Now, November 1st is actually All Saints Day, so this celebration can be considered part of el Día de Todos Santos. People consider the kites as a way to communicate with loved ones who have passed away.
What Is the Meaning Behind the Celebration?
El festival de los barriletes gigantes has been celebrated for thousands of years. It originally started in the Mayan pueblos as a way to free the area of evil spirits. As the story goes, these spirits kept coming to bother their dead family members on November 1st each year. The ancestors would become aggravated by the spirit’s torment and would wander the streets and houses looking for peace.
The Mayan leaders decided to create kites and fly them on November 1st to make the unwanted spirits go away. Essentially, the contact of the wind and the kites causes enough commotion in the spiritual world to fend off bad spirits and let the ancestors rest.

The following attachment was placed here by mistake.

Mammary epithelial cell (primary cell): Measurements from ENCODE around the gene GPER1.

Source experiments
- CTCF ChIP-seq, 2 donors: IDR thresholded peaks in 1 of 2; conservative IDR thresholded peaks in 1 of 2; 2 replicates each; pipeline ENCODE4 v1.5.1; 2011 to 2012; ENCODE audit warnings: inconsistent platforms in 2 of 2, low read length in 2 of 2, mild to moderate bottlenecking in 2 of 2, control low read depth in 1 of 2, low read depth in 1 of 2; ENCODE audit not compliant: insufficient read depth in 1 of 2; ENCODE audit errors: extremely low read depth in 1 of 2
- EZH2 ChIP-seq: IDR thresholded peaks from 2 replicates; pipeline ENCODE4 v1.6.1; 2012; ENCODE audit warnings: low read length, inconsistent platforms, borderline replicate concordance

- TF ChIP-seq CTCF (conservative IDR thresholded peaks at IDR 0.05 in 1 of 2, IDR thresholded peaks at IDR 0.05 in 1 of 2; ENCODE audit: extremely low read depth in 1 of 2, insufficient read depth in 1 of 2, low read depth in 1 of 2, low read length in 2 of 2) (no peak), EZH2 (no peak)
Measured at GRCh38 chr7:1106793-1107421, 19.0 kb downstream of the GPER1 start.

Another possible origin of the kites has a Catholic twist. Many people believed that they could communicate with the spirits of the dead through the kites, and they used them to send messages to their loved ones stuck in purgatory.
While many people still believe in the spiritual meanings of the Day of the Dead and All Saints’ Day celebrations, the kite festival has taken a more touristy turn. With thousands of people traveling to see the kites, food and souvenir vendors flock the crowds and have stations lined up all along the road to the festivals.
Nevertheless, a lot of thought and meaning goes into making the kites. Some of the most impressive kites have been made with the themes of honoring Guatemalan activists, raising awareness of climate change, and expressing pride in their indigenous roots.
The Elaborate Kites
Speaking of kites, what do they look like? How are they made? The kites that are displayed at the festivals come in all shapes and sizes. The largest barriletes can reach 60 feet, but these giants aren’t designed to fly. With a couple of huge kites displayed, most come in smaller sizes that can actually float through the air.
Each kite is made with a bamboo structure covered in layers of tissue paper. Just imagine how much tissue paper you would have to get to make a kite 60 feet across! The paper is held together with glue and string.